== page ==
Copernicus published his landmark work, On the Revolutions of the Celestial Spheres, in 1543.

It wouldn’t be proven until Newton in 1700, but even so it had the effect of shaking the foundations of belief, and was another blow to the Catholic church and the old order of the world. Thanks to a perfect storm, the new ideas could be disseminated easily because of the printing press, and for the rest of the 16th century astronomers and mathematicians would be occupied with proving or disproving the Copernican model.

Let’s step back before 1543, though, shall we? Medieval astronomy started to take off in the 11th century as the astrolabe hit the European circuit. It was taught at universities in Europe, but in a way that was influenced by Plato and Aristotle. The Aristotelian view of the universe is that the Earth is an unmoving sphere that sits at the center of the universe. The planets and fixed stars move uniformly around the Earth. Some of the medieval textbooks centered on Aristotle were still being used in universities in the 16th and 17th centuries.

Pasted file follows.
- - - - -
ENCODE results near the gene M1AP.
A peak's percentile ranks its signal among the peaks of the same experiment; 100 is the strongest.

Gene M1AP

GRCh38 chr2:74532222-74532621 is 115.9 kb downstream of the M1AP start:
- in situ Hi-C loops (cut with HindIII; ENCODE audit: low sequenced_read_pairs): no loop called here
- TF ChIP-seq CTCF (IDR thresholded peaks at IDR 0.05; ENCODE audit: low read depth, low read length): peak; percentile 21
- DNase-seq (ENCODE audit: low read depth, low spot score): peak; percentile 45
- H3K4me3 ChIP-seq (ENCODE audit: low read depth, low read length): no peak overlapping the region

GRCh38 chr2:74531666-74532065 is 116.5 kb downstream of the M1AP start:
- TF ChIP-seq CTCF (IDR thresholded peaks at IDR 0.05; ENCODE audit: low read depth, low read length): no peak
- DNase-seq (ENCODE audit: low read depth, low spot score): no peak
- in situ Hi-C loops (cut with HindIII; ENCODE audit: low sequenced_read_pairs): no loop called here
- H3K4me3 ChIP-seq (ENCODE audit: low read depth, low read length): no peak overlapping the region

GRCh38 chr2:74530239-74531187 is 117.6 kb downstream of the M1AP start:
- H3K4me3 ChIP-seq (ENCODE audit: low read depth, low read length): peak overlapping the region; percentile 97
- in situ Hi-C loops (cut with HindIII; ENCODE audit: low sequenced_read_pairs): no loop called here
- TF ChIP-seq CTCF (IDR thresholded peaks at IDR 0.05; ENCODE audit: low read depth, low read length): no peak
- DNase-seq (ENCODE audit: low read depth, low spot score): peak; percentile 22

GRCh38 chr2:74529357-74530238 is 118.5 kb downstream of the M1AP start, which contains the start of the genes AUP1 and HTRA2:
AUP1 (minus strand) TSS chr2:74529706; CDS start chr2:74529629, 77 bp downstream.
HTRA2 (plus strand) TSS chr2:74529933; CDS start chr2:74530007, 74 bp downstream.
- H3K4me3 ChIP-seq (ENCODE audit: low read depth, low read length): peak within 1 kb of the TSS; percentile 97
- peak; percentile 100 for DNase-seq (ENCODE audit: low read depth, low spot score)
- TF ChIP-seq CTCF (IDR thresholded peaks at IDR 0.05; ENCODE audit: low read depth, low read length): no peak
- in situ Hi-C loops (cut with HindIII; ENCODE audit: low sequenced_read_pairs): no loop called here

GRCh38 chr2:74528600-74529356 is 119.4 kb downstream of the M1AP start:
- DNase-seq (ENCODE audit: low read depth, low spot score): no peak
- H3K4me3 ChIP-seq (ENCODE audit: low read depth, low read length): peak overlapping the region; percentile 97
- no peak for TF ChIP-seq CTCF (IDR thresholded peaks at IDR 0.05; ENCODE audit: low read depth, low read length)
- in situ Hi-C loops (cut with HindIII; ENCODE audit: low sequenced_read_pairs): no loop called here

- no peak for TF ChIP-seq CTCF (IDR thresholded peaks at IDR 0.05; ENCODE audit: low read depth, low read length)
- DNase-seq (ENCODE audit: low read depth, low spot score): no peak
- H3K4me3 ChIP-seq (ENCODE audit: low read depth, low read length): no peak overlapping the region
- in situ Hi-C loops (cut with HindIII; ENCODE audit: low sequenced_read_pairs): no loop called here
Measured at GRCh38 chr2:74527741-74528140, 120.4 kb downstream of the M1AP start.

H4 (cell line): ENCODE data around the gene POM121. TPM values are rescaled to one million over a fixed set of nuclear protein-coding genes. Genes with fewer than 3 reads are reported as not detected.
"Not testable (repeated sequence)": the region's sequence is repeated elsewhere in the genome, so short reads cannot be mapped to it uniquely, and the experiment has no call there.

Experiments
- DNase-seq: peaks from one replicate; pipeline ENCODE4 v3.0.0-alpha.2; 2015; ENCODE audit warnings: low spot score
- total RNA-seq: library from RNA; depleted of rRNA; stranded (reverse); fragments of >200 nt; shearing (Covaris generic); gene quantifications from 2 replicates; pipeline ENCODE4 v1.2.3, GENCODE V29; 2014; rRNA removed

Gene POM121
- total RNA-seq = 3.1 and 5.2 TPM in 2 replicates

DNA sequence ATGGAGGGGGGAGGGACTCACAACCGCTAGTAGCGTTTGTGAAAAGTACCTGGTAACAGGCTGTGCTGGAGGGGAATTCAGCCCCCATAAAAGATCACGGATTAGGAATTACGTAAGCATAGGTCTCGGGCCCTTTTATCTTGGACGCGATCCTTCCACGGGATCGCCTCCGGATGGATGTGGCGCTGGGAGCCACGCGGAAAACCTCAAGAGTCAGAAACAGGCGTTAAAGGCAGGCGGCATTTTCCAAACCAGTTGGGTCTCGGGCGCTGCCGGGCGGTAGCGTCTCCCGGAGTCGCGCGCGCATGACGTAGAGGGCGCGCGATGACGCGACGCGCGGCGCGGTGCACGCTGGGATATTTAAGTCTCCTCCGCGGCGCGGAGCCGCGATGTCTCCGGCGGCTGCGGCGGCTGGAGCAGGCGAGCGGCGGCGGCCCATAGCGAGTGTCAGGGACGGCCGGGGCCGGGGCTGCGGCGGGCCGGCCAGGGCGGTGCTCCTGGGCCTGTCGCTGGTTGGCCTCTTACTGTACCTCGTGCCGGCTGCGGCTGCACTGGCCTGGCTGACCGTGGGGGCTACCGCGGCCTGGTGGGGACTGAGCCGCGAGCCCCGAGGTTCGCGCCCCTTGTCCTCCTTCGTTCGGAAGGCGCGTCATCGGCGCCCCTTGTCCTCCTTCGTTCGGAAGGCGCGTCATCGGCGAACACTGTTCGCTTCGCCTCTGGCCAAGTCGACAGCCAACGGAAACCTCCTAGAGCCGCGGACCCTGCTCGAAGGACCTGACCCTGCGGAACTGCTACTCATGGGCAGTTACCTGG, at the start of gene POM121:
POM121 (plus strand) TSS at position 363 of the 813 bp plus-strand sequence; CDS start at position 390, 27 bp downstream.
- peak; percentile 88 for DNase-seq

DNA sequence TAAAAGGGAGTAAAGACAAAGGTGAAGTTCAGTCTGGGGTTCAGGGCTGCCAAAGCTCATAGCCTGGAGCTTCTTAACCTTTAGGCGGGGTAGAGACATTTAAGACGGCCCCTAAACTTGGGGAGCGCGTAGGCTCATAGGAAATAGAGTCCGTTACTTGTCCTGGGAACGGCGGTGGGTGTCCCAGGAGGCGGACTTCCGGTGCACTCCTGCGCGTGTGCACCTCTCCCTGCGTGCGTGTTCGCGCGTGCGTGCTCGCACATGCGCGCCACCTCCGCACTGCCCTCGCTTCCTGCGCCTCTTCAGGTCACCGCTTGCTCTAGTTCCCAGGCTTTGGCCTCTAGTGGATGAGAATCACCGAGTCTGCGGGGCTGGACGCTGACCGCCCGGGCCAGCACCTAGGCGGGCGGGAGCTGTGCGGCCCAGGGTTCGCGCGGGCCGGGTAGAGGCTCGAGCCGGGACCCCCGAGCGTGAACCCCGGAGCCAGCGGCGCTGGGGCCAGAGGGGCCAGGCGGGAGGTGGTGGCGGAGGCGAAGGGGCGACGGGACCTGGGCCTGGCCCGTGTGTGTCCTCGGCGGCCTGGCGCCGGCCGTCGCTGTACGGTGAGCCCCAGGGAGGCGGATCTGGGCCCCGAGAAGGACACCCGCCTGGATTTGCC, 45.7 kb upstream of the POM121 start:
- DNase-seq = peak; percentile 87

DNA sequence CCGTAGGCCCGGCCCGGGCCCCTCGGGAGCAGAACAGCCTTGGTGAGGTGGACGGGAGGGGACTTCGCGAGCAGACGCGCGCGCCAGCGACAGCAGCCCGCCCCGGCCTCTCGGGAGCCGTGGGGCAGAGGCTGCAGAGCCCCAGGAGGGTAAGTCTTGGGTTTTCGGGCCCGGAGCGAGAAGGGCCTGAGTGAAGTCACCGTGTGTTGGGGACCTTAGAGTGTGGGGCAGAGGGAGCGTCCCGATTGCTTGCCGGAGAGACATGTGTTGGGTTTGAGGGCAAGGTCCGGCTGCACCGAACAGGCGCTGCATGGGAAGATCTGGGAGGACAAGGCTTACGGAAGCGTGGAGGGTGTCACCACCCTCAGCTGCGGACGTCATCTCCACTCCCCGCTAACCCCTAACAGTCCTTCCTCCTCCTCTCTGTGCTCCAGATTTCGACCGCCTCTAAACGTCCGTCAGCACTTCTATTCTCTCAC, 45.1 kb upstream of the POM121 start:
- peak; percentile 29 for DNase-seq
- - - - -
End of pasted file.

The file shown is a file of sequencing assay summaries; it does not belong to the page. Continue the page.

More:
We’ve all heard that the Renaissance, which started in Italy, was fueled by people rediscovering ancient texts by Greeks and Romans.

Other texts that were discovered were Arabic medical papers. The Arabs had studied astronomy extensively because the movement of the stars was useful in medical predictions since they used astrological forecasts. Also, the planets and zodiacs corresponded with organs in the body.